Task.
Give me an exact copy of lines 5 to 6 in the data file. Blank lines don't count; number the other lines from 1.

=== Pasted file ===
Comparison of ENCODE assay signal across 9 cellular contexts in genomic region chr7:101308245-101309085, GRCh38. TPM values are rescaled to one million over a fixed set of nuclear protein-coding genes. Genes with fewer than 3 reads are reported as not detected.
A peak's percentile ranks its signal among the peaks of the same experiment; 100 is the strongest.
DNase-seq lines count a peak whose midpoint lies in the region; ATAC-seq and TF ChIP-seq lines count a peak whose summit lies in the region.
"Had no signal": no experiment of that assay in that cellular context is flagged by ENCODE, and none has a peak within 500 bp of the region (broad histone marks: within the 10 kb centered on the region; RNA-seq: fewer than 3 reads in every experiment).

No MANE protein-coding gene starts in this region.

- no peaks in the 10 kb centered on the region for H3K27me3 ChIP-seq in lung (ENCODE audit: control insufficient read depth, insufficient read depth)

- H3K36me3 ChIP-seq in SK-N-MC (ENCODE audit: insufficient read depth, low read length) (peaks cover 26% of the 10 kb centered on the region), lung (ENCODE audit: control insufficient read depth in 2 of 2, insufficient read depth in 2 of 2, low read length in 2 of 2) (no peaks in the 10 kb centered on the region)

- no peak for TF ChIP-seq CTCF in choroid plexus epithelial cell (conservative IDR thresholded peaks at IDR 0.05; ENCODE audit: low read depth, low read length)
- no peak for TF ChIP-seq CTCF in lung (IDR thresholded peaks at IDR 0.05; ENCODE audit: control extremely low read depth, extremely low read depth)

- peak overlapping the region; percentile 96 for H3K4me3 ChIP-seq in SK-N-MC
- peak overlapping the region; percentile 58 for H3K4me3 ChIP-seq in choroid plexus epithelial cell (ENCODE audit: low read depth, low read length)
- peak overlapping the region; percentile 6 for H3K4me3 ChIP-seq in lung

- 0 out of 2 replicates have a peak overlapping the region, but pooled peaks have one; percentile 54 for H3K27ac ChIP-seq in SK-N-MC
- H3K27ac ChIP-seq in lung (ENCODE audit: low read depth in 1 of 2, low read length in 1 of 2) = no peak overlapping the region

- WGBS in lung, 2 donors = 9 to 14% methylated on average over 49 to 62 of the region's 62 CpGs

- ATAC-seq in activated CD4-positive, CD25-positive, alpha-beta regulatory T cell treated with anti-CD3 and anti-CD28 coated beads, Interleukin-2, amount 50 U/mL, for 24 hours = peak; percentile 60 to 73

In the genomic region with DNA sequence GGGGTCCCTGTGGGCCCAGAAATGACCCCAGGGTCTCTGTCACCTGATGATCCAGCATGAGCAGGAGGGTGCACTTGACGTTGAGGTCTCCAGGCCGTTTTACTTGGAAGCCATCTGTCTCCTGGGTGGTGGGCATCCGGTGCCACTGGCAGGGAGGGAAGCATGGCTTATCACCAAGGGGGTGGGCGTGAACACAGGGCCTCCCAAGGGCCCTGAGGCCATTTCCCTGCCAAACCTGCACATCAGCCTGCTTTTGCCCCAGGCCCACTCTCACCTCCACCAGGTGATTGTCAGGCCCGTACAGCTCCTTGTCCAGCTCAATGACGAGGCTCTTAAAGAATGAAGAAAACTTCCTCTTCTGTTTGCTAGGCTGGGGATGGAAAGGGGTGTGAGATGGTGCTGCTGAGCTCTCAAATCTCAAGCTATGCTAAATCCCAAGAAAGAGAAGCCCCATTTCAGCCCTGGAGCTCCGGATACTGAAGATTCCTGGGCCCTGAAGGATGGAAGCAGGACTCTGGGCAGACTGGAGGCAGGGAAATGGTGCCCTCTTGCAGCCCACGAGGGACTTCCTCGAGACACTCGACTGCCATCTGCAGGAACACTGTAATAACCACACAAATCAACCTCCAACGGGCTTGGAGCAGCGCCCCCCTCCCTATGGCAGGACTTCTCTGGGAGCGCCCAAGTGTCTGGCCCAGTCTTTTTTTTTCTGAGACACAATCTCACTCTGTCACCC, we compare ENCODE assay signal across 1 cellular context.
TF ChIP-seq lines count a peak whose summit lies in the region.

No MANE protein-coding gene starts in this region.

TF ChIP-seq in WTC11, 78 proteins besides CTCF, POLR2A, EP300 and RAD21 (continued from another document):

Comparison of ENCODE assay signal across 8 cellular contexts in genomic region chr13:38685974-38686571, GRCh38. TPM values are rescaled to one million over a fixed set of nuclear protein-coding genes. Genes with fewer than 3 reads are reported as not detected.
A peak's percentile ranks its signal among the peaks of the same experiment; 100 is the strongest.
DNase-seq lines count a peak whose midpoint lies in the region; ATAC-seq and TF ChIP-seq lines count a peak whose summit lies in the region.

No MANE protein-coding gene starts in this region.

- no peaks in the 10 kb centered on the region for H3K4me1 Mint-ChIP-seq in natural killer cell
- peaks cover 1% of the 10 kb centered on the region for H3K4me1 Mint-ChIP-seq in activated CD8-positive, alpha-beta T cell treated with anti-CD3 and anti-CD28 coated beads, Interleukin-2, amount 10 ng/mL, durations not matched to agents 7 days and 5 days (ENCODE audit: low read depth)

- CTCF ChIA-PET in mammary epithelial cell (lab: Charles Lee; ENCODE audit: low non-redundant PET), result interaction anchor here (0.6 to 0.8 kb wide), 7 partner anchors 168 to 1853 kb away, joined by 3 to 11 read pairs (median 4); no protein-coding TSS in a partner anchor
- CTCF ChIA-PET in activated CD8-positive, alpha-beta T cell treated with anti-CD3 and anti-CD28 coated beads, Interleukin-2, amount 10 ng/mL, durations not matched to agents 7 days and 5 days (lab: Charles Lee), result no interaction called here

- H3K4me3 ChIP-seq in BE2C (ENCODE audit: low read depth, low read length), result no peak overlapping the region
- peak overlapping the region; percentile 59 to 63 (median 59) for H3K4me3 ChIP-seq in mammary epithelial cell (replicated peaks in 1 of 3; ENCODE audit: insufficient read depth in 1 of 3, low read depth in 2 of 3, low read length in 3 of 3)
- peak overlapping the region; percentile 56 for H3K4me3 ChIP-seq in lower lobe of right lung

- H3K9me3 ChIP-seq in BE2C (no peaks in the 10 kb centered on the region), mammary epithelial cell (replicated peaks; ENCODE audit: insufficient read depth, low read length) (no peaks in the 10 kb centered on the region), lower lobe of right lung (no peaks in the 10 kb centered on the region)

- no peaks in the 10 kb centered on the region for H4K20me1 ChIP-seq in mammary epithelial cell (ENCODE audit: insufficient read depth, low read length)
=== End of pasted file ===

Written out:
No MANE protein-coding gene starts in this region.

- no peaks in the 10 kb centered on the region for H3K27me3 ChIP-seq in lung (ENCODE audit: control insufficient read depth, insufficient read depth)